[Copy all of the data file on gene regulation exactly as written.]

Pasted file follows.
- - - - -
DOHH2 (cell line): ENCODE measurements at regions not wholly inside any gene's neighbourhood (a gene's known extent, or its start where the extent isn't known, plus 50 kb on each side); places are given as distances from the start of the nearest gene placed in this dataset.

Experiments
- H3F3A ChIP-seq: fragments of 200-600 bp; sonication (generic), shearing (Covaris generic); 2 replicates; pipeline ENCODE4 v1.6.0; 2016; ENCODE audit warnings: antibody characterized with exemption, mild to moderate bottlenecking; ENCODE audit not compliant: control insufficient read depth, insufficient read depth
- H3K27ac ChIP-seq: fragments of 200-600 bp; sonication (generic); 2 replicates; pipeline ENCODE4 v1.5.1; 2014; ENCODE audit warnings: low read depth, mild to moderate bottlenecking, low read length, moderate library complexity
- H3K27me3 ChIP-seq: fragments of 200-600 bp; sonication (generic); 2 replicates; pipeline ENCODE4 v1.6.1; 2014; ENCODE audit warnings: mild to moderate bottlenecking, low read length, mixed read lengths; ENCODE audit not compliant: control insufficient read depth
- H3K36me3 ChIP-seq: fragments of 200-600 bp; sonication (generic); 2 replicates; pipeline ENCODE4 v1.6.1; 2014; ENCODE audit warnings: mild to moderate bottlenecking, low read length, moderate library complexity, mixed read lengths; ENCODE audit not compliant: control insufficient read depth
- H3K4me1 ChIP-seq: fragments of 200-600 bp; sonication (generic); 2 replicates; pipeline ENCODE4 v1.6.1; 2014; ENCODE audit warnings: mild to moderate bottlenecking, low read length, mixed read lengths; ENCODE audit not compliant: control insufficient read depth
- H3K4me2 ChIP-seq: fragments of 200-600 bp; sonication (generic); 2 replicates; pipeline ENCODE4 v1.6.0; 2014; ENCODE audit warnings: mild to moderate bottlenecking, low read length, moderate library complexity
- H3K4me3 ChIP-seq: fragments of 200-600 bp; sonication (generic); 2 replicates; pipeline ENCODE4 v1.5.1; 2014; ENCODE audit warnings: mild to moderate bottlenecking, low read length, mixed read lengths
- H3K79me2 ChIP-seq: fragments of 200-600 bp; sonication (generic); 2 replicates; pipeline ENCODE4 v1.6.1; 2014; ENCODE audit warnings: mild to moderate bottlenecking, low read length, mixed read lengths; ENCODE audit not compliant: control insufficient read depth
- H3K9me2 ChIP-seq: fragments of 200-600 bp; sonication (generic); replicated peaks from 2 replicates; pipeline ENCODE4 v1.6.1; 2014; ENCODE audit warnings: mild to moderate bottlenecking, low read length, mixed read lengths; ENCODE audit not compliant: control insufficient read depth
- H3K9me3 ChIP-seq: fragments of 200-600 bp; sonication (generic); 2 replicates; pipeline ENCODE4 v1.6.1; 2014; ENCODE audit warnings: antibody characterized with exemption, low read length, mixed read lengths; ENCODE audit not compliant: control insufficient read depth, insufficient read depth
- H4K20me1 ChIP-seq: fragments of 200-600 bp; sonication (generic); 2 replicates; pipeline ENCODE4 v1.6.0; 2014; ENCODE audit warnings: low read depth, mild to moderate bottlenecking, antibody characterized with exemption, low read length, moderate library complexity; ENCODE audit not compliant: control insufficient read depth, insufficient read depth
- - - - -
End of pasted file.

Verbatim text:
DOHH2 (cell line): ENCODE measurements at regions not wholly inside any gene's neighbourhood (a gene's known extent, or its start where the extent isn't known, plus 50 kb on each side); places are given as distances from the start of the nearest gene placed in this dataset.

Experiments
- H3F3A ChIP-seq: fragments of 200-600 bp; sonication (generic), shearing (Covaris generic); 2 replicates; pipeline ENCODE4 v1.6.0; 2016; ENCODE audit warnings: antibody characterized with exemption, mild to moderate bottlenecking; ENCODE audit not compliant: control insufficient read depth, insufficient read depth
- H3K27ac ChIP-seq: fragments of 200-600 bp; sonication (generic); 2 replicates; pipeline ENCODE4 v1.5.1; 2014; ENCODE audit warnings: low read depth, mild to moderate bottlenecking, low read length, moderate library complexity
- H3K27me3 ChIP-seq: fragments of 200-600 bp; sonication (generic); 2 replicates; pipeline ENCODE4 v1.6.1; 2014; ENCODE audit warnings: mild to moderate bottlenecking, low read length, mixed read lengths; ENCODE audit not compliant: control insufficient read depth
- H3K36me3 ChIP-seq: fragments of 200-600 bp; sonication (generic); 2 replicates; pipeline ENCODE4 v1.6.1; 2014; ENCODE audit warnings: mild to moderate bottlenecking, low read length, moderate library complexity, mixed read lengths; ENCODE audit not compliant: control insufficient read depth
- H3K4me1 ChIP-seq: fragments of 200-600 bp; sonication (generic); 2 replicates; pipeline ENCODE4 v1.6.1; 2014; ENCODE audit warnings: mild to moderate bottlenecking, low read length, mixed read lengths; ENCODE audit not compliant: control insufficient read depth
- H3K4me2 ChIP-seq: fragments of 200-600 bp; sonication (generic); 2 replicates; pipeline ENCODE4 v1.6.0; 2014; ENCODE audit warnings: mild to moderate bottlenecking, low read length, moderate library complexity
- H3K4me3 ChIP-seq: fragments of 200-600 bp; sonication (generic); 2 replicates; pipeline ENCODE4 v1.5.1; 2014; ENCODE audit warnings: mild to moderate bottlenecking, low read length, mixed read lengths
- H3K79me2 ChIP-seq: fragments of 200-600 bp; sonication (generic); 2 replicates; pipeline ENCODE4 v1.6.1; 2014; ENCODE audit warnings: mild to moderate bottlenecking, low read length, mixed read lengths; ENCODE audit not compliant: control insufficient read depth
- H3K9me2 ChIP-seq: fragments of 200-600 bp; sonication (generic); replicated peaks from 2 replicates; pipeline ENCODE4 v1.6.1; 2014; ENCODE audit warnings: mild to moderate bottlenecking, low read length, mixed read lengths; ENCODE audit not compliant: control insufficient read depth
- H3K9me3 ChIP-seq: fragments of 200-600 bp; sonication (generic); 2 replicates; pipeline ENCODE4 v1.6.1; 2014; ENCODE audit warnings: antibody characterized with exemption, low read length, mixed read lengths; ENCODE audit not compliant: control insufficient read depth, insufficient read depth
- H4K20me1 ChIP-seq: fragments of 200-600 bp; sonication (generic); 2 replicates; pipeline ENCODE4 v1.6.0; 2014; ENCODE audit warnings: low read depth, mild to moderate bottlenecking, antibody characterized with exemption, low read length, moderate library complexity; ENCODE audit not compliant: control insufficient read depth, insufficient read depth